I loved partnering with Jason Townsend&Sons, my favorite historic clothier and provider of historic goods to produce a few videos for their wildly popular You Tube series on cooking in the 18th century, depicting the influence of enslaved Africans and African Americans in early American cuisine. We prepared these dishes out at George Mason’s Gunston Hall Plantation in Mason Neck, Virginia. We prepared a simple okra soup based on early receipts including that of “Queen Molly,” herself, also known as Mary Randolph, author of the first Southern cookbook, The Virginia Housewife, and other recipes of the late 18th and early 19th century. For those who may not get an opportunity to see me do historic cooking live will certainly enjoy this. I will put up later videos which I will post to Afroculinaria, we will be demonstrating an early barbecue sauce and black eyed pea cakes!

Many thanks to Jas.Townsend&co for their generosity and kindness and for the wonderful videos they put together as well as my friends over at Gunston Hall. Many many thanks to all. If you like this post or the videos, feel free to share!

11 comments on “Watch “Food of the Enslaved: Okra Soup” on YouTube

  1. I shared this with the history and cooking teachers I know. Really, really interesting. I like okra, but it’s a hard sell in my family.

    Liked by 1 person

  2. Lovely post with great photography, Michael!


  3. this has some more expensive ingredients- cloves, smoked meats (I think that was expensive? please correct if wrong . . . ) Would this have been a meal cooked by enslaved people on a holiday for themselves? Or was this something they would have cooked for their “master’s” table? Or something else. THANK YOU for making this video!!


    • Enslaved folks who lived along the eastern seaboard, Gulf Coast or in cities pilfered, bought or bartered for spices and we know that the material condition of the enslaved was not necessarily tied to their legal status. Okra soup was a dish known in both communities but remember, recipes and formulas changed depending on where you were and who you were around.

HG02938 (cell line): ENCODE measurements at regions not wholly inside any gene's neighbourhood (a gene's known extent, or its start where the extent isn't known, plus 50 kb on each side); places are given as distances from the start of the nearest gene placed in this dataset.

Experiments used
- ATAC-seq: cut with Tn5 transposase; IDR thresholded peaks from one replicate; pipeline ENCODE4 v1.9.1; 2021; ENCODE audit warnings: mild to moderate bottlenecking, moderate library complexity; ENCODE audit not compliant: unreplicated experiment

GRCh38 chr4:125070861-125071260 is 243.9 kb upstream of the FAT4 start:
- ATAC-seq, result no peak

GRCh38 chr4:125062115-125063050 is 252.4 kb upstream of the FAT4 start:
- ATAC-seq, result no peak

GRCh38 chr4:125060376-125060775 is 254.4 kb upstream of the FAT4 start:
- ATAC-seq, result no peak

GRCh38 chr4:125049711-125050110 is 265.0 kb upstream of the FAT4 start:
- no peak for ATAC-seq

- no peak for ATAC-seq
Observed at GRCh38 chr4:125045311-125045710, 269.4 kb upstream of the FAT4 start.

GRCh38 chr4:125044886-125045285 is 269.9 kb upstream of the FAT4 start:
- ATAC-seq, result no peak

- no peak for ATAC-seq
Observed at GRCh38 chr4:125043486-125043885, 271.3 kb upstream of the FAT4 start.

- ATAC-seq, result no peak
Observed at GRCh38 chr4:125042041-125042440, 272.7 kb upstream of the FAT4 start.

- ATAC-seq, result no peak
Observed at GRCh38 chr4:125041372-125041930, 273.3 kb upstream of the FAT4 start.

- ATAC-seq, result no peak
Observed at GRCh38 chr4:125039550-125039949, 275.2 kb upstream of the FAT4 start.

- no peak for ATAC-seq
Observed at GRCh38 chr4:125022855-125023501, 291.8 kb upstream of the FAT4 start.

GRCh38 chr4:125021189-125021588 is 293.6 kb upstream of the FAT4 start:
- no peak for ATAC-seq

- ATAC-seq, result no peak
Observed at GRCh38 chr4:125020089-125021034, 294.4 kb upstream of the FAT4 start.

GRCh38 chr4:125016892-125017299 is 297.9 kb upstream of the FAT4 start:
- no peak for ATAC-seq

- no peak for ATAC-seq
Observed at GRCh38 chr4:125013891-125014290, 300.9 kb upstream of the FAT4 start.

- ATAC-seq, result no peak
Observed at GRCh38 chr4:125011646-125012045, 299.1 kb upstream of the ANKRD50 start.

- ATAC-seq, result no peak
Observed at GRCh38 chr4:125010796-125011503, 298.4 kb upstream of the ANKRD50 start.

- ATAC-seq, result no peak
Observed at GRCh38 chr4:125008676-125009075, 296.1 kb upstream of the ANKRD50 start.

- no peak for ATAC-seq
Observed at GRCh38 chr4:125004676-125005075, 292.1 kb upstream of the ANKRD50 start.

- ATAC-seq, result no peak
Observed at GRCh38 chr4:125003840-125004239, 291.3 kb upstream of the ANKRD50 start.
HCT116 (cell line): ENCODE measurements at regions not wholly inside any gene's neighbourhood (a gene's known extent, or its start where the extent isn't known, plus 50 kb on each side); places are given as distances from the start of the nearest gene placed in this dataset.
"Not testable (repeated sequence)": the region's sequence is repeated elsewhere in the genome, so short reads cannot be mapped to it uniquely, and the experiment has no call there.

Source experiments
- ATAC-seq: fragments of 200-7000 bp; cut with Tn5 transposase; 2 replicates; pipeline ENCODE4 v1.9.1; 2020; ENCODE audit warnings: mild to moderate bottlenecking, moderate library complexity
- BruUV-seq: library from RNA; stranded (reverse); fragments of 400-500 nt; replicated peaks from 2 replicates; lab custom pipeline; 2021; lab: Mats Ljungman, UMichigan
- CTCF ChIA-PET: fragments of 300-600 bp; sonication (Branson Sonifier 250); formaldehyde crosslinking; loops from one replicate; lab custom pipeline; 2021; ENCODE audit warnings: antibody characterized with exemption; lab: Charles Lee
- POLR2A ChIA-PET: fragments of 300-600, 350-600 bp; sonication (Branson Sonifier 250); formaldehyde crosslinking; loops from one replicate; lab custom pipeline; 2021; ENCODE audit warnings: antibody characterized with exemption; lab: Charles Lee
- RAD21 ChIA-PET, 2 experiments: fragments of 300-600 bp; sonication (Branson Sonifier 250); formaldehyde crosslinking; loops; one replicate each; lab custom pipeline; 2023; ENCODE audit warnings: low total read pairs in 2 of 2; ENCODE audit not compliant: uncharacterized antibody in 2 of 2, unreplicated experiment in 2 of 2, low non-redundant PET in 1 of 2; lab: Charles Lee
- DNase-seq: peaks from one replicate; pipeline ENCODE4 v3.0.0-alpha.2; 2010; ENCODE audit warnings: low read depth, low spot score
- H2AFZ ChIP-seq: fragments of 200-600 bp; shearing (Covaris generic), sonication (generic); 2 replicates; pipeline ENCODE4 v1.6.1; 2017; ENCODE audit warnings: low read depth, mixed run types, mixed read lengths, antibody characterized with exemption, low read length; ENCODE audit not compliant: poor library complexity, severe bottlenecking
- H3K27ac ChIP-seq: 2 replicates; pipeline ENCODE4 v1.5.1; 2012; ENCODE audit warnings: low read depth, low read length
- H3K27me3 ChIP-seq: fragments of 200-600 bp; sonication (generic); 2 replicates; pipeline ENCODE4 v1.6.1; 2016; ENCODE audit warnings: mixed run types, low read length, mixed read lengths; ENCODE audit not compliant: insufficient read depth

• Amanda Sanders

        Hi Michael! Is it possible for you to share your okra soup recipe that was recently featured on “high on the hog” or tell me where I can purchase the recipe?? Thank you so much! I sought you out after seeing you make this dish!


  4. Hi Chef Michael, I found out about you from this Youtube video (just saw the new one right now). I love this kind of stuff. I don’t show it on my blog here, but I’m a nut for food. My mum drummed the basics (well, there’s quite a lot, to be honest) of Indian food into my mind before I left for Uni, and I’ve always liked trying out new things.
    I don’t usually make Okra at home (well, if at all), but your advice about the okra is what my mum told me, and I was really happy to hear you say it (wasn’t honestly expecting it).
    Love your work, and I wish you good luck in your future ventures!


  5. That was a great video, I’m looking forward to making it for myself.

    I can’t wait for your book to come out, you gave a fantastic amount of information in 10 minutes and have a lot of really cool info to share!


  6. Hi, I love this video so much. I love the idea of historic cooking. Just wondering if this dish was only cooked in Virginia or if it was made in Louisiana, too? Also, would enslaved blacks from the 18th and 19th centuries use the same kind of pot?


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